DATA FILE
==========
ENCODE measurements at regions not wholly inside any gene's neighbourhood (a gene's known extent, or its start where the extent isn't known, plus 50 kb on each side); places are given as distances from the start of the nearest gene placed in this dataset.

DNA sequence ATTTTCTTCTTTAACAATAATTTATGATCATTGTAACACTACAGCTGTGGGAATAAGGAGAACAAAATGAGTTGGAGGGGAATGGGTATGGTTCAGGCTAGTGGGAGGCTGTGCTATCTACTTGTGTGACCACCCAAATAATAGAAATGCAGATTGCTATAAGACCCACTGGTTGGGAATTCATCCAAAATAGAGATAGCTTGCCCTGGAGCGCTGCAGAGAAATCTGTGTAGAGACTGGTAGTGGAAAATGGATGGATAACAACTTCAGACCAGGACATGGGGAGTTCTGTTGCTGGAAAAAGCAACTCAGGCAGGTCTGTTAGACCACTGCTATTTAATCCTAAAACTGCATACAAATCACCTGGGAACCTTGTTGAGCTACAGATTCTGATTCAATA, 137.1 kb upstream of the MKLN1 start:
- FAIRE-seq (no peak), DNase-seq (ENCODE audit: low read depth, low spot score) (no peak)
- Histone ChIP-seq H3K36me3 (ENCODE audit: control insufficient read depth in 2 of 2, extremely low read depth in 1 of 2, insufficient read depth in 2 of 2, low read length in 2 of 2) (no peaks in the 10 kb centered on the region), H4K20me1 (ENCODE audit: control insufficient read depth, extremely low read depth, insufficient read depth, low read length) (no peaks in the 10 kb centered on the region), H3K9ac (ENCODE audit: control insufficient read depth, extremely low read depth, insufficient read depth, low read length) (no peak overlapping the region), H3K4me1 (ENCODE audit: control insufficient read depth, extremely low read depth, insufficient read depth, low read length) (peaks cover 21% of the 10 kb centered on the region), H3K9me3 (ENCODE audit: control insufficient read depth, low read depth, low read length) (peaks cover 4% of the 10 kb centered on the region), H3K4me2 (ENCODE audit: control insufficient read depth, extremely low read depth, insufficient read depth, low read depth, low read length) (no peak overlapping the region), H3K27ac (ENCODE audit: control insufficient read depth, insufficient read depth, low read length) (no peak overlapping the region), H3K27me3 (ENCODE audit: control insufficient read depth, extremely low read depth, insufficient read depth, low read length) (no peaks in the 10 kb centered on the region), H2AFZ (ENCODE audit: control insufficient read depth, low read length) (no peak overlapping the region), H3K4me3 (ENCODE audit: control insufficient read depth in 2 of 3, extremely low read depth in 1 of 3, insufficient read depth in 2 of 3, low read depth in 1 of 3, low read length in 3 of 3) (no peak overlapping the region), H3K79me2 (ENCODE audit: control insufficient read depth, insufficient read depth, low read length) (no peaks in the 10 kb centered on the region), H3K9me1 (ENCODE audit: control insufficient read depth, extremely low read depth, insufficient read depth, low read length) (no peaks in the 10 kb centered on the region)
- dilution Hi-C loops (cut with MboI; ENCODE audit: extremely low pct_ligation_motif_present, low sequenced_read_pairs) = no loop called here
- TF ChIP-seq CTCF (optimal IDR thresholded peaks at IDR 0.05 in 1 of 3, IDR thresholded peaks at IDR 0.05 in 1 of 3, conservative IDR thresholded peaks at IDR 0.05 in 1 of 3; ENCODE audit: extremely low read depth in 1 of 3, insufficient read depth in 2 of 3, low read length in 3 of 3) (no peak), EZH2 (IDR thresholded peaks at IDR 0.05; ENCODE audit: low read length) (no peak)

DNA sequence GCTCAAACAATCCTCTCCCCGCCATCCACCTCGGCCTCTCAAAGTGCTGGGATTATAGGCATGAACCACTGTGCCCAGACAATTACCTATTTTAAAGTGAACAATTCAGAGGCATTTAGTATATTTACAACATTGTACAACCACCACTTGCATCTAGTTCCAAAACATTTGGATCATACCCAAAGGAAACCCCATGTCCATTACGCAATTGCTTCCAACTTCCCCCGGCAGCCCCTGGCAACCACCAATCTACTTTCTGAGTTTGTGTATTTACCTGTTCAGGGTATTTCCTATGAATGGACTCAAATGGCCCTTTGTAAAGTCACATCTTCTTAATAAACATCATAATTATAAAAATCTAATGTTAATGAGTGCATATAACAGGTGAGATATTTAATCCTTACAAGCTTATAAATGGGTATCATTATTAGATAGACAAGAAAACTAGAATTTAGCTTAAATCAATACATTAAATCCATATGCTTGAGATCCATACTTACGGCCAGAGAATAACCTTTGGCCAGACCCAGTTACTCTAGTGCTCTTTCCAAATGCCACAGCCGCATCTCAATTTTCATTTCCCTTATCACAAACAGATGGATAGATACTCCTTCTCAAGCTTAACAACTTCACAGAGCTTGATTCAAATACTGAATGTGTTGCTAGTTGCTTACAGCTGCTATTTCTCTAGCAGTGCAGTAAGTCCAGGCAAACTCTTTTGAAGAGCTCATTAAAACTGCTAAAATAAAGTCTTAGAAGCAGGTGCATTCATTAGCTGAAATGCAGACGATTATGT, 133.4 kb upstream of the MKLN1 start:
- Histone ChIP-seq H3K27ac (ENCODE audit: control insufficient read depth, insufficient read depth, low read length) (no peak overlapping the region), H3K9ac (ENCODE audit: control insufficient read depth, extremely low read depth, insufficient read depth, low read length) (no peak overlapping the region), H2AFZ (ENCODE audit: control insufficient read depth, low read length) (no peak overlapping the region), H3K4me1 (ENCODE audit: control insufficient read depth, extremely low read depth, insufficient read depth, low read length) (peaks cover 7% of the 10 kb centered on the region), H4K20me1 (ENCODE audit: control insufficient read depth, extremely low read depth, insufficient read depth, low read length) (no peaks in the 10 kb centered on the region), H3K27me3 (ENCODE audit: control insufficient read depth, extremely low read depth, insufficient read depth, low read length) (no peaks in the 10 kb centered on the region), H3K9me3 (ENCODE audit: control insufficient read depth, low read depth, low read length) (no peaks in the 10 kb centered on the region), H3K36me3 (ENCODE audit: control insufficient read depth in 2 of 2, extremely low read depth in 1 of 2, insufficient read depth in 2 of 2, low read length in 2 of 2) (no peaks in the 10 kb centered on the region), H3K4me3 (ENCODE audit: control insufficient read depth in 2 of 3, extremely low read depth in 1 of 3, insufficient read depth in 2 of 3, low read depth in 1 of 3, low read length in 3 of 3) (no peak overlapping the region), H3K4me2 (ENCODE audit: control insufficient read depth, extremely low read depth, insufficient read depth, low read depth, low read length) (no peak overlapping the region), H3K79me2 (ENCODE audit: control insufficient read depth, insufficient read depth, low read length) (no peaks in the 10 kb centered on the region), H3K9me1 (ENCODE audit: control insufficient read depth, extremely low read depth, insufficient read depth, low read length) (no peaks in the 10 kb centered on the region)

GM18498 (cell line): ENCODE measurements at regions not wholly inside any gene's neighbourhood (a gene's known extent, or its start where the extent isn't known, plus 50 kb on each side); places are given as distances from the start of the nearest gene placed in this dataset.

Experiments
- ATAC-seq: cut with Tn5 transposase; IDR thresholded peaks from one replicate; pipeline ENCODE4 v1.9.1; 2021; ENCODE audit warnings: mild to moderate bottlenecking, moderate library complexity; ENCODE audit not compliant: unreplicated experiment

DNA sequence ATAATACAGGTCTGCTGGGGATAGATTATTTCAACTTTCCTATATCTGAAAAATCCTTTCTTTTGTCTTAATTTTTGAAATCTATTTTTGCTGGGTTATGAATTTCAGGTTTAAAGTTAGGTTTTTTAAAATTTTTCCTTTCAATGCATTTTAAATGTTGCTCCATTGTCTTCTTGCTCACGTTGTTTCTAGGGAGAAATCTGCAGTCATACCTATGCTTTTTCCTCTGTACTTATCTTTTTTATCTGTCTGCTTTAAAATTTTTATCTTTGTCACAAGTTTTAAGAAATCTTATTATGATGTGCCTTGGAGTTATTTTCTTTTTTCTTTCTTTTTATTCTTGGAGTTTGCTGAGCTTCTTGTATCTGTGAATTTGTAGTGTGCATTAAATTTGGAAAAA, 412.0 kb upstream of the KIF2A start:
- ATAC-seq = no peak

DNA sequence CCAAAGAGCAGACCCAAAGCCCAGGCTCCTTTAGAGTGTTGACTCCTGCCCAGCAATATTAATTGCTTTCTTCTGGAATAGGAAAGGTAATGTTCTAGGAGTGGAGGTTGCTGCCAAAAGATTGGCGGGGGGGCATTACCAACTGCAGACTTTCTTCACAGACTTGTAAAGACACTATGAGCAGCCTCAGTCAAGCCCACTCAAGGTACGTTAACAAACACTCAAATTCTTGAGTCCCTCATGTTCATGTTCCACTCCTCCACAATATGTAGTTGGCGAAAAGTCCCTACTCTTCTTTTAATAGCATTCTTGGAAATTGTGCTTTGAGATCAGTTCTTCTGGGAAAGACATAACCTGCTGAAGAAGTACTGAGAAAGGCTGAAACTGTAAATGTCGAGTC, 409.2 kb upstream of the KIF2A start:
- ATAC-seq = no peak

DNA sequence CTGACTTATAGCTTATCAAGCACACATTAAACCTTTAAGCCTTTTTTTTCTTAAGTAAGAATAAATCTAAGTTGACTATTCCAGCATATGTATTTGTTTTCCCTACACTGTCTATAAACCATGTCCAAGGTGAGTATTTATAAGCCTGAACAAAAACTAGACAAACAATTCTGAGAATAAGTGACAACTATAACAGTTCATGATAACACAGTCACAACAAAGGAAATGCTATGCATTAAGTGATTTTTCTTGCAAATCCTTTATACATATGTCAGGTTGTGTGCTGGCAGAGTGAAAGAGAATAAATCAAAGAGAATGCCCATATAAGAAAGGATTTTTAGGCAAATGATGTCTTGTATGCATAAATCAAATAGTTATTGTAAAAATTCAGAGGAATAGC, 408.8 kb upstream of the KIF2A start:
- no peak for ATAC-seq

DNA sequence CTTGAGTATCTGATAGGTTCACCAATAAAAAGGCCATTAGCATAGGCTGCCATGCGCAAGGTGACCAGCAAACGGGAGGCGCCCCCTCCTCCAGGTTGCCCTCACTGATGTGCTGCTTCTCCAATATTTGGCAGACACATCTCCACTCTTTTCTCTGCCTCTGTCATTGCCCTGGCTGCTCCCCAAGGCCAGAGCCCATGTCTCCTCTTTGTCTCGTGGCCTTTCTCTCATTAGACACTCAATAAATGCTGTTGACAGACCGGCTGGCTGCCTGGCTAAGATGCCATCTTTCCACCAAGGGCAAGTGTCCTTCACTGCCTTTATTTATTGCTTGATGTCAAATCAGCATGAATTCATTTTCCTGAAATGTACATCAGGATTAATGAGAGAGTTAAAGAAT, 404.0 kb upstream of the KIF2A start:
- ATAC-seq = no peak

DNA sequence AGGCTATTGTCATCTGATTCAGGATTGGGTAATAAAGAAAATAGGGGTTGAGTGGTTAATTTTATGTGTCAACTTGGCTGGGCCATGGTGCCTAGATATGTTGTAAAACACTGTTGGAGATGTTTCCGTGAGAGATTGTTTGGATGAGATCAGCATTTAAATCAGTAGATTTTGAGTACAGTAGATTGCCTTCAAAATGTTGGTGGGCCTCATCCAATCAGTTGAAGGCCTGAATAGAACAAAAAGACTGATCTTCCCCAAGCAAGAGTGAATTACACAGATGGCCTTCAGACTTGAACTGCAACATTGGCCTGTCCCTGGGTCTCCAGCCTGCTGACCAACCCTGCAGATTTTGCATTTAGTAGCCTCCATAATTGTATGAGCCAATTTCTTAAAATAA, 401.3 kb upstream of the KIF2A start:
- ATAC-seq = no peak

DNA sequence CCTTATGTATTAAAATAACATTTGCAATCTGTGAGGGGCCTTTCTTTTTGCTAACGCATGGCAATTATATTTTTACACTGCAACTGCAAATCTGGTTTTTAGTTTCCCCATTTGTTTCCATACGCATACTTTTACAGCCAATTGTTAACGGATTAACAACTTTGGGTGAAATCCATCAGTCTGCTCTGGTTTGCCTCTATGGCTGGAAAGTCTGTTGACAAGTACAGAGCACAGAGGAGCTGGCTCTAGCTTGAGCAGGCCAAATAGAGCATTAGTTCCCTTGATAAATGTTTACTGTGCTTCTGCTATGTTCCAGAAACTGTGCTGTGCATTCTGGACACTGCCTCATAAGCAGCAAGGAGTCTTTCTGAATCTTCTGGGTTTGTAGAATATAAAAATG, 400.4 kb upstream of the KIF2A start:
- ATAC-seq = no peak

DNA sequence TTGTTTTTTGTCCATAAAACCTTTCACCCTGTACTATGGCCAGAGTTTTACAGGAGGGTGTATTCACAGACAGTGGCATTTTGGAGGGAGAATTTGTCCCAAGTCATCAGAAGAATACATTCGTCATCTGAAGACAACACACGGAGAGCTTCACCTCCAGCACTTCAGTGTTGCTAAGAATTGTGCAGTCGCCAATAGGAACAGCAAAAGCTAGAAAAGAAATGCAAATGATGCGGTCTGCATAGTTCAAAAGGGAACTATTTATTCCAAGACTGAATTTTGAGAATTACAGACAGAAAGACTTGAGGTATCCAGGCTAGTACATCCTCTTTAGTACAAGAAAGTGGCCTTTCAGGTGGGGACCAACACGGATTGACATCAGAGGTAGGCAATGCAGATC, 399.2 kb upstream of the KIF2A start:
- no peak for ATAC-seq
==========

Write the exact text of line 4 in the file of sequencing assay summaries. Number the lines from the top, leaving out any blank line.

- Histone ChIP-seq H3K36me3 (ENCODE audit: control insufficient read depth in 2 of 2, extremely low read depth in 1 of 2, insufficient read depth in 2 of 2, low read length in 2 of 2) (no peaks in the 10 kb centered on the region), H4K20me1 (ENCODE audit: control insufficient read depth, extremely low read depth, insufficient read depth, low read length) (no peaks in the 10 kb centered on the region), H3K9ac (ENCODE audit: control insufficient read depth, extremely low read depth, insufficient read depth, low read length) (no peak overlapping the region), H3K4me1 (ENCODE audit: control insufficient read depth, extremely low read depth, insufficient read depth, low read length) (peaks cover 21% of the 10 kb centered on the region), H3K9me3 (ENCODE audit: control insufficient read depth, low read depth, low read length) (peaks cover 4% of the 10 kb centered on the region), H3K4me2 (ENCODE audit: control insufficient read depth, extremely low read depth, insufficient read depth, low read depth, low read length) (no peak overlapping the region), H3K27ac (ENCODE audit: control insufficient read depth, insufficient read depth, low read length) (no peak overlapping the region), H3K27me3 (ENCODE audit: control insufficient read depth, extremely low read depth, insufficient read depth, low read length) (no peaks in the 10 kb centered on the region), H2AFZ (ENCODE audit: control insufficient read depth, low read length) (no peak overlapping the region), H3K4me3 (ENCODE audit: control insufficient read depth in 2 of 3, extremely low read depth in 1 of 3, insufficient read depth in 2 of 3, low read depth in 1 of 3, low read length in 3 of 3) (no peak overlapping the region), H3K79me2 (ENCODE audit: control insufficient read depth, insufficient read depth, low read length) (no peaks in the 10 kb centered on the region), H3K9me1 (ENCODE audit: control insufficient read depth, extremely low read depth, insufficient read depth, low read length) (no peaks in the 10 kb centered on the region)